United Metropolitan Spiritual Churches of
The United Metropolitan Spiritual Churches of Christ were
founded in 1945 by Bishop Thomas Watson, but date to the
earliest days of the spiritual church movement in New Orleans.
The spiritual movement, the name assumed by many African
American Spiritualist churches in the early twentieth century,
was brought to New Orleans by Rev. Leafy Anderson in 1921.
The popular leader of the Eternal Life Christian Spiritualist Association
attracted many African Americans who were interested
in psychic phenomena and mediumship. Among them was
Thomas Watson. In 1929, two years after Anderson’s death,
Watson withdrew from his association and founded the St. Joseph
Helping Hand Church in a New Orleans suburb. This independent
congregation grew by the addition of affiliated congregations
into the St. Joseph Helping Hand Missionary
Association (1934) and the Divine Spiritual Church of the
Southwest (1935).
In 1936 Watson was elected senior bishop of the church.
Among his major decisions for the new church was a rejection
of his own heritage with Anderson. In 1940, having concluded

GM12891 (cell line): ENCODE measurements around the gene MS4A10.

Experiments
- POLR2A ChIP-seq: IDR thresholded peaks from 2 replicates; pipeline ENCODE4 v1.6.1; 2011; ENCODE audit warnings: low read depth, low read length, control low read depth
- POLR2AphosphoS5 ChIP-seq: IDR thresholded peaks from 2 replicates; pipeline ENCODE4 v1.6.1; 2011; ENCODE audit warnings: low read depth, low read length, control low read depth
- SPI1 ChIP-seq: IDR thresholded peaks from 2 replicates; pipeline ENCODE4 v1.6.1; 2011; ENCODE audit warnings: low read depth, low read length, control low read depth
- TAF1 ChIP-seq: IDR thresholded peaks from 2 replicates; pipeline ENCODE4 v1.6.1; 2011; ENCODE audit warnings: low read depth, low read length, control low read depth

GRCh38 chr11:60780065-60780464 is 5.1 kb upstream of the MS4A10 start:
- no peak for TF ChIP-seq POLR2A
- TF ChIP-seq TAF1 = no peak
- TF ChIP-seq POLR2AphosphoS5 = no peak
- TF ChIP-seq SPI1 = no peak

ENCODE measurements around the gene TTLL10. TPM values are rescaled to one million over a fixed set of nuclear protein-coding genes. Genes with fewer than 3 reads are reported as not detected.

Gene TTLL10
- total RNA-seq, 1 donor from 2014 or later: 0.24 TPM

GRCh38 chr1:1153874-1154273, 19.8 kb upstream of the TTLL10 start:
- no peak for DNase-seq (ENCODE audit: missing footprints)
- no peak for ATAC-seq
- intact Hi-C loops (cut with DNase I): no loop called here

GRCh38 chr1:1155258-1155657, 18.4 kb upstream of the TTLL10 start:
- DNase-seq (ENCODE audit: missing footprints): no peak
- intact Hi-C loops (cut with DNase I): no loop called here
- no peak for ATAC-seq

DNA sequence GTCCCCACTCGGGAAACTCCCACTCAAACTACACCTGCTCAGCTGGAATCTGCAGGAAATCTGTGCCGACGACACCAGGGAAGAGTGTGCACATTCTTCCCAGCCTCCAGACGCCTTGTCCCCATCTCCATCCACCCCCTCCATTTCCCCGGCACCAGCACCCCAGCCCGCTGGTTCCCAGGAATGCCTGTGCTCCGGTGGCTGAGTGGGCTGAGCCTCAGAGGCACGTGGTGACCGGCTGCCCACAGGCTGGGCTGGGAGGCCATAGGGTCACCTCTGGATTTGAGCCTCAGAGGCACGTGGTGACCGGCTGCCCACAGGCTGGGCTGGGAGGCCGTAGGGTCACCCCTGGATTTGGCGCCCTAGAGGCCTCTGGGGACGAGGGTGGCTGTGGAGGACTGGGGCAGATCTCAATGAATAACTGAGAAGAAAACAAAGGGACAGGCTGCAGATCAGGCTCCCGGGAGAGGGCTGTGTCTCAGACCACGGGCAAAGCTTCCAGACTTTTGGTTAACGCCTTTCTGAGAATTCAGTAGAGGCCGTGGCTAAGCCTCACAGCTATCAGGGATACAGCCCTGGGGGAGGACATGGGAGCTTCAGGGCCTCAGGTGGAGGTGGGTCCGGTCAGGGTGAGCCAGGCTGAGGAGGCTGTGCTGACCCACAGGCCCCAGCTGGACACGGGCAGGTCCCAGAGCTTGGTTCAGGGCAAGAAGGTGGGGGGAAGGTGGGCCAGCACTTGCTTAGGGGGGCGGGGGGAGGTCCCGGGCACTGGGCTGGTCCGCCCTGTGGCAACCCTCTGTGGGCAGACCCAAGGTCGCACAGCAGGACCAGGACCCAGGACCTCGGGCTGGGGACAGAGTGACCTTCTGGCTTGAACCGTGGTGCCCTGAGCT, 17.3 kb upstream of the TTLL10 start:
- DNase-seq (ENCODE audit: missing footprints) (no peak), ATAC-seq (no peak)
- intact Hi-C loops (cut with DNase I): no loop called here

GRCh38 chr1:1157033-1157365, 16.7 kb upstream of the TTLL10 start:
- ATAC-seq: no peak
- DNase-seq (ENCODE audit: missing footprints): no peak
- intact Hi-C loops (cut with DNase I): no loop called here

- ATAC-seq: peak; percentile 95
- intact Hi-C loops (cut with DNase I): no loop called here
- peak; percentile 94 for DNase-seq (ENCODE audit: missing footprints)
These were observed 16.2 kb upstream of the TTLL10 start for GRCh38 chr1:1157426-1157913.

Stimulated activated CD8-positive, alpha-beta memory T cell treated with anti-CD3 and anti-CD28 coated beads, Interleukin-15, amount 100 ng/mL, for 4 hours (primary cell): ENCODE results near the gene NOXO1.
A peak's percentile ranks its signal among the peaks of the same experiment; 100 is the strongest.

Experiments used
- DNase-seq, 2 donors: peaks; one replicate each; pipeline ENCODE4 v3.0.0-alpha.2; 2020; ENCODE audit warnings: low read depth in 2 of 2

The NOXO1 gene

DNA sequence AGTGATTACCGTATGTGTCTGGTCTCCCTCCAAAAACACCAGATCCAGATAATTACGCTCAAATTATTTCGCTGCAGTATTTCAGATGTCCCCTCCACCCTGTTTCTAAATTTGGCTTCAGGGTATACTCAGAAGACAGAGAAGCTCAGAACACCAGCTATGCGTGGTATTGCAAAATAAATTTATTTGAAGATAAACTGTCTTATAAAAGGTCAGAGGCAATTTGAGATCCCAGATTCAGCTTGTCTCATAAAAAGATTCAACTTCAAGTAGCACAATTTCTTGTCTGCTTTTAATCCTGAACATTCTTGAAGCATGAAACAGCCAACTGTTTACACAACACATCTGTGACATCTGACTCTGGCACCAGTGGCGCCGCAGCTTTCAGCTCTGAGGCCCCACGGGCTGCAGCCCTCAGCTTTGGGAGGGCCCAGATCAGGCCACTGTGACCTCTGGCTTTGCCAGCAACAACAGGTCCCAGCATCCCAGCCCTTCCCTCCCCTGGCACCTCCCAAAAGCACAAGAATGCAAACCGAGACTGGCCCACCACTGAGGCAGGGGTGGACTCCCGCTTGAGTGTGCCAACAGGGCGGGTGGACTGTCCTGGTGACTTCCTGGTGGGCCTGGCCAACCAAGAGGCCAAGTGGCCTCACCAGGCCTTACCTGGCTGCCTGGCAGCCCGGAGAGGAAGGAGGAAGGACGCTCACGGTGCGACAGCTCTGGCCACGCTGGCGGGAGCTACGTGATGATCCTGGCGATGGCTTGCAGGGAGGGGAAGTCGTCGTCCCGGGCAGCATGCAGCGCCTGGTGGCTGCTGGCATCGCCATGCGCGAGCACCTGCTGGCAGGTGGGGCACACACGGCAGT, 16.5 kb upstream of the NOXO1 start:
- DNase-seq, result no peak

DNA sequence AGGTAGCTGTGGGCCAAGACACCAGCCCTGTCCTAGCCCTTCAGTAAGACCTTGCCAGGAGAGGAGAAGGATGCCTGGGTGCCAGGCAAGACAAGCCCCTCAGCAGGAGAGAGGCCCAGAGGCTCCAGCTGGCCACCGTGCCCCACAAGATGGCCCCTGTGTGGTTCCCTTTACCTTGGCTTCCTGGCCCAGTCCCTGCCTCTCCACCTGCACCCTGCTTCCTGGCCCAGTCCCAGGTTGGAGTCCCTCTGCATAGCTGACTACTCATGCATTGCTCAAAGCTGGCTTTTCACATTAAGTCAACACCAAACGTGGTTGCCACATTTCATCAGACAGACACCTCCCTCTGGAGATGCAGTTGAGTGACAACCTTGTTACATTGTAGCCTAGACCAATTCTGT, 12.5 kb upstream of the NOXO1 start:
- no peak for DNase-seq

that women should not be ordained ministers, he removed all
of the women mediums and pastors, many of whom left the
church. Then in 1942 Watson led his church into a merger with
the Metropolitan Spiritual Churches of Christ to form the United
Spiritual Churches of Christ. When William F. Taylor, the
former president of the Metropolitan Churches, died shortly
after the merger, Watson was selected to succeed him. However,
Watson immediately ran into a conflict with Clarence
Cobbs, who also thought he should be president of the United
Spiritual Churches.
The conflict grew over the next three years and eventually
Cobbs forced Watson out of office and became the new president.
With his following, Watson withdrew and reorganized his
following into the United Metropolitan Spiritual Churches of
Christ. There is no difference in belief and practice between
the two churches, and the area of disagreement was purely administrative.
Current address unavailable.
Jacobs, Claude F., and Andrew J. Kaslow. The Spiritual
Churches of New Orleans Origins, Beliefs, and Rituals of an African
American Religion. Knoxville University of Tennessee Press,
Murphy, Larry G., J. Gordon Melton, and Gary L. Ward. Encyclopedia
of African American Religions. New York Garland Publishing,